“Your mission, should you decide to accept it…” Ten expert historians, political scientists and lawyers were contacted at the beginning of the week for an almost impossible mission in Belgium. Their first task will be to present by October a situational analysis, no less, of historical events during colonisation, pointing to what people already agree on and what is still controversial. The experts will work with four members of associations representing the three victim communities. The experts are to shed light on human rights violations, racism, institutional segregation, structural violence, forced labour and other abuses committed under Belgian colonial rule in Congo, Rwanda and Burundi, and also point to grey areas.
The parliamentarian special commission made public its objectives: to shed light on the independent state of the Congo (1885-1908) and on Belgium’s colonial past in the Congo (1908-1960), Rwanda and Burundi (1919-1962); to examine the structural impact that colonization had on these countries; to measure its economic impact; and then make recommendations on how to deal with this dark chapter of history and offer proposals for reconciling peoples and protecting archives.
“We know the truth about the history of colonization, or at least what has been written in articles and books,” says Simon Moutquin of the Ecolo-Groen group in parliament and a member of the new commission. “The principle here is that all these truths described by these authors can be recorded in a report and presented to politicians. “The role of the expert group is to prepare the work of the commission,” he continues. “They will put to paper the known fundamentals and historical consensus on colonization, but they will also mention the grey areas, the aspects on which they disagree among themselves, the historical gaps. We will then know we need to hold hearings, for example, on these points. It’s really an inventory of the whole historical aspect, including what has been done in terms of reconciliation in other countries with a colonial past.”
Provisional list of experts
Who will make up this group of experts? The question is already controversial. Some contest the list because none of the candidates cited come directly from Central Africa, others because the voice of the victims is not central. It is also controversial because of an appeal on archival issues to the Royal Museum for Central Africa in Tervueren – an institution that for years presented the Congolese, Rwandan and Burundian populations as inferior to the Belgians. However, in setting up the commission, the House of Representatives provided that it “may review the composition of the team of experts as it sees fit,” following the first report.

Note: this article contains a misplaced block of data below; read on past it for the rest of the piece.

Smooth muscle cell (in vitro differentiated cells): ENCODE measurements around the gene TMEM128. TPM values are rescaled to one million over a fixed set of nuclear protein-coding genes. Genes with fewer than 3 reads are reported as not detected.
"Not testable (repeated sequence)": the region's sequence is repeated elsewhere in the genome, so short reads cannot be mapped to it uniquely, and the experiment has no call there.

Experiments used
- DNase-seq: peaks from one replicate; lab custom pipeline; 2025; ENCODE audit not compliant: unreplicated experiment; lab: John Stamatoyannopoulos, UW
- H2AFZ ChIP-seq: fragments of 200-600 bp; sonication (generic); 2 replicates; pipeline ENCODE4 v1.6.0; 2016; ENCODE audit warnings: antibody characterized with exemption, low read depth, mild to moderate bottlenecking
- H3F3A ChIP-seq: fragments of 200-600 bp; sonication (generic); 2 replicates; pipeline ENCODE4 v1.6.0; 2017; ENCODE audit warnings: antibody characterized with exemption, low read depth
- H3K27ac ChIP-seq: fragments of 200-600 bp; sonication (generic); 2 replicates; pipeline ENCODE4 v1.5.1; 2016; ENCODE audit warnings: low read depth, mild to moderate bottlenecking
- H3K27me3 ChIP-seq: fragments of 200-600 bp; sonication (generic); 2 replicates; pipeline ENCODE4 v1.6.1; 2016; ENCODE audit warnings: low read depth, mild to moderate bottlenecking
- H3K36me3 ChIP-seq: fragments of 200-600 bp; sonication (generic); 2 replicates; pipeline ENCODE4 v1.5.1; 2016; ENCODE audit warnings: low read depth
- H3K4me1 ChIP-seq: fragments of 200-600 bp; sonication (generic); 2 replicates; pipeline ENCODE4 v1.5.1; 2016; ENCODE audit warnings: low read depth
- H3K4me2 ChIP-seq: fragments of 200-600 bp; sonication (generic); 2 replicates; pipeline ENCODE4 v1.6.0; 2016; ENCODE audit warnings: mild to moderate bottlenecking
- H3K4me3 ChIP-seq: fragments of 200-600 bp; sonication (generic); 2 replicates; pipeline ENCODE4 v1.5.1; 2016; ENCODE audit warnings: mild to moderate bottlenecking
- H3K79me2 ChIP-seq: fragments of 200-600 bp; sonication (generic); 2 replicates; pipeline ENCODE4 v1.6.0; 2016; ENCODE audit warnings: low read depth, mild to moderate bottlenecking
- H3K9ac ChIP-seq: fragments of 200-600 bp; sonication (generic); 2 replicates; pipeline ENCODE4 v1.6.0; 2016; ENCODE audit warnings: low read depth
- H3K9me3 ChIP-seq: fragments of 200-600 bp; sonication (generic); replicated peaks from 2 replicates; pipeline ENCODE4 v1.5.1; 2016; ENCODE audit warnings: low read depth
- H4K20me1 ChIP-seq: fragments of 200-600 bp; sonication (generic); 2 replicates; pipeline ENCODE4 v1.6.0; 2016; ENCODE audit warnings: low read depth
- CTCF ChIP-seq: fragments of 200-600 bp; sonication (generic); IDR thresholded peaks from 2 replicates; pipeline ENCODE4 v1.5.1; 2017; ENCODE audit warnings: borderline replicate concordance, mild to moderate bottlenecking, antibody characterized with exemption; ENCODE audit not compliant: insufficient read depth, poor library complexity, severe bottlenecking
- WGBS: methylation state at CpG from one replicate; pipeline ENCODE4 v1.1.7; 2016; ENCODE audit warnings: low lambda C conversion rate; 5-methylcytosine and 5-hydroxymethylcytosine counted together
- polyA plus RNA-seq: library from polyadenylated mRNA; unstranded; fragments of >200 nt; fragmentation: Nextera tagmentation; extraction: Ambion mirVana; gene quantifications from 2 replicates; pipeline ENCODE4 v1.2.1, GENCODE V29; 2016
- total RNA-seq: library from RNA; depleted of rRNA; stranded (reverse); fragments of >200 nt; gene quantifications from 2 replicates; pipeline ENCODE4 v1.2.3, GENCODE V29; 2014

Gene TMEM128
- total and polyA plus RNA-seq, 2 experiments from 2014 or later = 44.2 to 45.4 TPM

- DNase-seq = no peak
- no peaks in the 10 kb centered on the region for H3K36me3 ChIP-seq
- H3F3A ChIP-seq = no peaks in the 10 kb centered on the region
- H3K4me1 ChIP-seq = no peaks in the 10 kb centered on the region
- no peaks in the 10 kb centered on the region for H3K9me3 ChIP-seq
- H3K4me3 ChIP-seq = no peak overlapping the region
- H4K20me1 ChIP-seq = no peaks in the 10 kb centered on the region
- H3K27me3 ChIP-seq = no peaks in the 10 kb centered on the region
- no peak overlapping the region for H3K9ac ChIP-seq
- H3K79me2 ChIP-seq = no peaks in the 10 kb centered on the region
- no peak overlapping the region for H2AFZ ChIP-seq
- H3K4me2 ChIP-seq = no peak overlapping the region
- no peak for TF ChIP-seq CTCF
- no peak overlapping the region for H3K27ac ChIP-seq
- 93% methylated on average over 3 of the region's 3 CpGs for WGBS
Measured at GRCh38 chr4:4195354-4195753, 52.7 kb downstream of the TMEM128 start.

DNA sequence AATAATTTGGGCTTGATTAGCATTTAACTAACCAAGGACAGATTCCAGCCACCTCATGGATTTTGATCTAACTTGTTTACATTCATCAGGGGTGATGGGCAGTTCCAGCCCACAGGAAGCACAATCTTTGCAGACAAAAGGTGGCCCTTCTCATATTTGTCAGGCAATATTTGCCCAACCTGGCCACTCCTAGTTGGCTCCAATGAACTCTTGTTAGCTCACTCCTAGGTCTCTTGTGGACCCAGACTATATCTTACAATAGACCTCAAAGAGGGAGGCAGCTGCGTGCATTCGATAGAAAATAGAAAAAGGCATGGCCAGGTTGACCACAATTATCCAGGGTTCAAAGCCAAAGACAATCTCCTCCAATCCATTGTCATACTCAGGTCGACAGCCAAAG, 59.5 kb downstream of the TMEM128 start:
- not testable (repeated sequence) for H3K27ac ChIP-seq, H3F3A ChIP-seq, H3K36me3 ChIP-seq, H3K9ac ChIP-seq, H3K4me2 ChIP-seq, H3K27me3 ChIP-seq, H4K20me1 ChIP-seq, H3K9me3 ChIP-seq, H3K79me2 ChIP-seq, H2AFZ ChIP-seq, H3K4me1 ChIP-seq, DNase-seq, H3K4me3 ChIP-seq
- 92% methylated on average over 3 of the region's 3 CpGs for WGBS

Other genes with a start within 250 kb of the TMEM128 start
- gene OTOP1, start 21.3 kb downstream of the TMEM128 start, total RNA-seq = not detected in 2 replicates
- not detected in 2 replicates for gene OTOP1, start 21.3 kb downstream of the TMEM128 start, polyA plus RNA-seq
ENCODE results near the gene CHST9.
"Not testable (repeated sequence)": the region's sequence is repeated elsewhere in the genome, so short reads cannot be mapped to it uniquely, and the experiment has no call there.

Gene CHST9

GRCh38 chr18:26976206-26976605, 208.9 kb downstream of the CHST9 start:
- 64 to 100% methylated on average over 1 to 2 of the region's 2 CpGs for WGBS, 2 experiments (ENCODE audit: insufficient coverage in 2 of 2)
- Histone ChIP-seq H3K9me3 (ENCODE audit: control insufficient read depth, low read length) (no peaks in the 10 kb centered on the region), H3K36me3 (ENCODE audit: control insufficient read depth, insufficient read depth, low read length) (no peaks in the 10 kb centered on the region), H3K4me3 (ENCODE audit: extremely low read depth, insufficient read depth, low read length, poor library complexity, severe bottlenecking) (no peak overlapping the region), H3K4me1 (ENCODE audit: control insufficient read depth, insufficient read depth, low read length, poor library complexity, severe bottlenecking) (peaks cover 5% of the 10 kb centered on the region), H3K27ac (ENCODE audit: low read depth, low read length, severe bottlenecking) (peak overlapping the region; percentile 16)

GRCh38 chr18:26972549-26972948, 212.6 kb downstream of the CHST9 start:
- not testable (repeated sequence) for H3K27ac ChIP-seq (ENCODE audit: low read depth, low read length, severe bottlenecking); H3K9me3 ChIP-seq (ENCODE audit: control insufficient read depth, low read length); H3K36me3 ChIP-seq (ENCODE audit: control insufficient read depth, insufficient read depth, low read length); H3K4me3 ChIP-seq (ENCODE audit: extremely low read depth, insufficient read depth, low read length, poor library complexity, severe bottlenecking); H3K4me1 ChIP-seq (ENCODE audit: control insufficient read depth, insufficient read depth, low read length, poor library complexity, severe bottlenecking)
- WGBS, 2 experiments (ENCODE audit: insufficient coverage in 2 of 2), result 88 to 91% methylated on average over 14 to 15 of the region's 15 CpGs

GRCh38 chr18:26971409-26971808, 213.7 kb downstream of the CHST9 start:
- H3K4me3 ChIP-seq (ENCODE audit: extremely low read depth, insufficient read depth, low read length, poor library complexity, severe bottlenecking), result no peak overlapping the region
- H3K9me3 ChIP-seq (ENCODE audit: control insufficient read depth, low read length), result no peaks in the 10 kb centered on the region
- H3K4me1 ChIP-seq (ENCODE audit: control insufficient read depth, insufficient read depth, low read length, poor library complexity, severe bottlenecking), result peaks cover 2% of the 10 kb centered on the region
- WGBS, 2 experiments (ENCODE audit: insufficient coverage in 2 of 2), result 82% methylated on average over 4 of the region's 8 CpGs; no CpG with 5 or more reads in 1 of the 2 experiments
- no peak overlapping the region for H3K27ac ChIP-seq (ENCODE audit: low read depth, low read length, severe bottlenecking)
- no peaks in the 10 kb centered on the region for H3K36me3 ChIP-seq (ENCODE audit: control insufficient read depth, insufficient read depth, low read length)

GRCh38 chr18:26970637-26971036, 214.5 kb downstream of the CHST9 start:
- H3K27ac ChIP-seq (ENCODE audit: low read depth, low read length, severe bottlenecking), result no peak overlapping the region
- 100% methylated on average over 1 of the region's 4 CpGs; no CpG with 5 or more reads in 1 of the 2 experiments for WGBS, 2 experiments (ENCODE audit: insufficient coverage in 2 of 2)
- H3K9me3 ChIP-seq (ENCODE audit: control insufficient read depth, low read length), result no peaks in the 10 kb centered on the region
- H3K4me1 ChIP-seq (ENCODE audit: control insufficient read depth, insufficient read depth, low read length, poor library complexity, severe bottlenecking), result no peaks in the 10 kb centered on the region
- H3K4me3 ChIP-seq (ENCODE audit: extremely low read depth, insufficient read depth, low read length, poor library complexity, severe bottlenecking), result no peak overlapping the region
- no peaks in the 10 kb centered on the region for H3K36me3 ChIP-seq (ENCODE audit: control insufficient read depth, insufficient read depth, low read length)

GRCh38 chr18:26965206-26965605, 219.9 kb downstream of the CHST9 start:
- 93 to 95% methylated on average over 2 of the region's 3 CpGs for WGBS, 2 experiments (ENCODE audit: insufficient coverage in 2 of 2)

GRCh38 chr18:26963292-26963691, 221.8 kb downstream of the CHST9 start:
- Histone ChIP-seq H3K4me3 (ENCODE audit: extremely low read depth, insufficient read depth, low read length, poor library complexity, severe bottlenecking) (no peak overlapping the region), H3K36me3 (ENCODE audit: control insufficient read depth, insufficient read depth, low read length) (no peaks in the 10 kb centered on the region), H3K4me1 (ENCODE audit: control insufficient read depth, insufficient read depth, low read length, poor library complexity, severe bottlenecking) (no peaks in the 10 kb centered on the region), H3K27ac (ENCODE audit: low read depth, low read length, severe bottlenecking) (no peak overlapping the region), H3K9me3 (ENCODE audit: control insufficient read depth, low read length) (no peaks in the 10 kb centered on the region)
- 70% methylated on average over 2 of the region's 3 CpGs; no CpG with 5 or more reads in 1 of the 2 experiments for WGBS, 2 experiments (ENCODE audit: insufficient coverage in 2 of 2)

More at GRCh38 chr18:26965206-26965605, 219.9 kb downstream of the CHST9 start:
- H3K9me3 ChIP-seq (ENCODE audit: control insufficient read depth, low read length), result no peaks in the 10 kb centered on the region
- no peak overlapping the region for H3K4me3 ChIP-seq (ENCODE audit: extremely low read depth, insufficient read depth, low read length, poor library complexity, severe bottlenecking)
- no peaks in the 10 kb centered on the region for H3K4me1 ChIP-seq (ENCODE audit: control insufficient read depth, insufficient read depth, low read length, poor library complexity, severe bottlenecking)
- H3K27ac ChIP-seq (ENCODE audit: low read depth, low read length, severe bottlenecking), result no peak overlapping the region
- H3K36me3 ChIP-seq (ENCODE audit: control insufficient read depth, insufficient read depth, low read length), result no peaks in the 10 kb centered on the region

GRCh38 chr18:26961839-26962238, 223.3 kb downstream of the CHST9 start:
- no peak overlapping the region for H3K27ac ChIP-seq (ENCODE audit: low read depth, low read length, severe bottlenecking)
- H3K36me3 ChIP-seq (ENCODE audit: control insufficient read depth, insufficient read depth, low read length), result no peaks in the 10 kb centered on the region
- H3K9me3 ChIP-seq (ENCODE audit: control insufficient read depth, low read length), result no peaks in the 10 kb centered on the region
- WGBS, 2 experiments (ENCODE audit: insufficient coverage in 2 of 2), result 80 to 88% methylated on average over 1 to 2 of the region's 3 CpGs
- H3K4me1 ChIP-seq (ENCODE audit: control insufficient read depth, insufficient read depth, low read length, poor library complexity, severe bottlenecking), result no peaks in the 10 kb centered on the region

“Whatever happens, these experts have a mandate until 1 October. What happens after that will be decided by parliamentarians. That is to say, there may very well be other experts who will be heard and other experts appointed after 1 October to coordinate the commission,” says Moutquin. To date, a provisional list has been drawn up, with some candidates having not yet confirmed their participation and others having declined to participate.
The provisional list includes: Mathieu Zana Etambala, a professor at the Catholic University of Leuven specializing in colonial history; Pierre-Luc Plasman, professor at the Catholic University of Louvain-la-Neuve and author of a book on Leopold II, the Belgian king who personally acquired the Congo in 1885 before ceding it to the State in 1908; professors Guy Vanthemsche and Amandine Lauro at the Free University of Brussels who have both written books on colonial history; Elikia M’Bokolo, a professor at the University of Kinshasa and Paris specializing in the history of the African diaspora; Valérie Rosoux, a professor at the Egmont Institute specializing in reconciliation processes; Bishop Jean-Louis Nahimana, former President of the Truth Commission in Burundi; and Martien Schotsmans, a lawyer and criminologist specializing in reconciliation processes. The initial list contained the names of Olivia Rutazibwa, a political scientist at the University of Portsmouth, and Nadia Nsayi, also a political scientist, who both declined the proposal, according to newspaper Le Soir.
Representatives of associations mentioned are: Anne Wetsi Mpoma de l’asbl Bamko and Suzanne Monkasa of the Platform of Women of the Congolese Diaspora in Belgium; Tracy Tansia of Mamas for Africa; and Geneviève Kaninda of the Collectif mémoire coloniale.
A potential commission of inquiry?
This “special commission” could therefore get to the heart of the matter as early as the autumn. It has been created for a minimum of one year and without a defined budget for the moment. A special commission has the possibility of hearing witnesses on a particular issue. “It is a commission that has political power but not judicial power. But if we see, for example, that there is a problem accessing archives, we could decide to turn it into a commission of inquiry,” says Moutquin. In that case, he adds, its members would have prerogatives close to those of an investigating judge, including the power to order searches or orders compelling a witness to appear.
“Ideally we would reach conclusions by June 2021, for the 61st anniversary of Congo’s independence, but we don’t want to limit it to one year for fear that the work won’t be good enough — because the work is huge,” explains Moutquin, who was one of the signatories of a proposed resolution used by the new commission to define its tasks.